Tuesday, May 09, 2006
Mobb Deep - Blood Money
Mobb Deep, "Put Em In Their Place"
Mobb Deep feat. 50 Cent, "The Infamous"
Mobb Deep feat. 50 Cent, "Outta Control (remix)"
It saddens me to discuss this album, Blood Money, the newest Mobb Deep album. For those who don't know, I consider their first album, The Infamous, the greatest rap album of all-time. Hell, I think that the second one, Hell On Earth, cracks the Top 10. Yes, I know that this is a big statement, and that I am forgetting about Biggie and Pac and whatnot, but whatever. I love The Infamous, I love its coldness, its nihilism, its brutal lyrics and stories about Queensbridge. I love the sound, the brittle, painful snares, the deadening bass, the eerie horror movie piano. It still sounds perfect to me, all these years later, no different than when I was listening to it on headphones in my room as a kid, after running out to cop the CD because of a Rolling Stone review. There's not a bad track on the whole album, that rare LP where you don't have to worry about skipping a track.
Now, we move ahead to 2006 and the boys have put out an album that is much anticpated. The duo were scooped up by 50 Cent and his G-Unit label after their previous label dropped them, which left me curious to see how much influence G-Unit would have on the finished result. I am sad to say that it seems like a lot, mainly evidenced by the constant guest appearances by the G-Unit stable. 50, Tony Yayo, Lloyd Banks, ugh. The sound reminds me of the stuff you hear from those guys, similar slow beats, song after song that sound the same lyrically and musically. Havoc, the producer of their albums, supposedly did about 70% of the beats, It's not the worst thing I have ever heard, as the tracks above are good ones, definitely worth repeated listening. But, there's 16 tracks on the album, and the bad ones are awful. There's no real storytelling, no sense that these guys are from Queens, nothing to distinguish them from the pack.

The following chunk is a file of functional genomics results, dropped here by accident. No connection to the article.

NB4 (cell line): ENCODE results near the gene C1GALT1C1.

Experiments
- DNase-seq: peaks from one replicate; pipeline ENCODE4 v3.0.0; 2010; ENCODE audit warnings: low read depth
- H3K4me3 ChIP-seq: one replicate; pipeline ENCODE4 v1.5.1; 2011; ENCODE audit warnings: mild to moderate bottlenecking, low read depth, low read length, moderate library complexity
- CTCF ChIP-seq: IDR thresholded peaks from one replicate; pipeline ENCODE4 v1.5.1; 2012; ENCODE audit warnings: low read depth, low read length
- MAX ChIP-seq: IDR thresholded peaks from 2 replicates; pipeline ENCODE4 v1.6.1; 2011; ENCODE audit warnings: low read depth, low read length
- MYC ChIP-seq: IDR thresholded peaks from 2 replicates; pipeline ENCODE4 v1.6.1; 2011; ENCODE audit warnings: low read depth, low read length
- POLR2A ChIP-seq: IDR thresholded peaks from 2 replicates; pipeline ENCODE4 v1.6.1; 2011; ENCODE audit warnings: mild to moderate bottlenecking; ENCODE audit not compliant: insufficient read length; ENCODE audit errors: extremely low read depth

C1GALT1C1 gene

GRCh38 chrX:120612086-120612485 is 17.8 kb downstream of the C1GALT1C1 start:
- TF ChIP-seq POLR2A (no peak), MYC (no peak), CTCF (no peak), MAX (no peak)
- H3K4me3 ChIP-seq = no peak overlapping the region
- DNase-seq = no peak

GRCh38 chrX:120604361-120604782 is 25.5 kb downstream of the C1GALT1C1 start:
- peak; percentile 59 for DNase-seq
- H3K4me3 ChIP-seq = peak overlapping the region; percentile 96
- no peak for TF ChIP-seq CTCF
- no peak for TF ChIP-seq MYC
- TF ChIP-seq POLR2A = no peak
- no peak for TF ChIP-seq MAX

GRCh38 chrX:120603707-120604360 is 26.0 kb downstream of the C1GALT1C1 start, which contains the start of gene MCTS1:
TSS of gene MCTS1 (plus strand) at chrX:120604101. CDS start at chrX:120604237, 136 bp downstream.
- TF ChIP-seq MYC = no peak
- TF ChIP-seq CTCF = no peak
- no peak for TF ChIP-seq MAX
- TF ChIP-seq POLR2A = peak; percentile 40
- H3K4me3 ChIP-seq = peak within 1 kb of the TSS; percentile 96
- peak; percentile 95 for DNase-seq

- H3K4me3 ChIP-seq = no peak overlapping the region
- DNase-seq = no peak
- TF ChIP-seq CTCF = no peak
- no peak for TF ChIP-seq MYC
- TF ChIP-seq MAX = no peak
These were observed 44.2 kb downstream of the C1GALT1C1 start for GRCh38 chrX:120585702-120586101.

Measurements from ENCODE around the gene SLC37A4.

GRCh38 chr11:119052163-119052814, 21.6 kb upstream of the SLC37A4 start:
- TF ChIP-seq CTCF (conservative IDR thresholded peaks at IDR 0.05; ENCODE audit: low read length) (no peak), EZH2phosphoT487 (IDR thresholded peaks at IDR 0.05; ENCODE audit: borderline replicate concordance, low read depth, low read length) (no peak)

I always strive to avoid nostalgia, that pathetic state of being that doesn't think rap happened after 1993 or rock after 1979 or jazz after 1960. I'm not sure why I am succombing to it now, as it's so not a good look. Forgive me, as I really won't make this a habit. I am very happy that Prodigy and Havoc are making some money, cashing in finally. They deserve to share in the spoils, I just wish that this didn't mean putting out such watered-down music. This is just another below-average album, but I can't pretend it doesn't hurt a little. callmeMICKEY sees it differently and has another track from the album. Buy the album here and see what you think.
-You want a real gangster? Check out my bol Stephen Colbert previewing what he had in store for the President with this interview of Bill Kristol, editor of the right-wing, war-mongering The Weekly Standard. "How is the new American Century going?" Short, but devastating.
Oh, and how anyone could still listen to Kristol and his buddies is beyond me? How do they even sleep at night? I get drunk and say something stupid, and it keeps me up for a week.
-R.I.P. John Kenneth Galbraith. His friend and colleague Arthur Schlesinger Jr. eulogizes the economist wonderfully. John Nichols of The Nation explains why this man was so important and revered.
-George W. Bush: The Worst President Ever
-Happy birthday to MO, further proving that May births are a strong lot. They ain't no Leos, but ain't no shame in not making it to that level.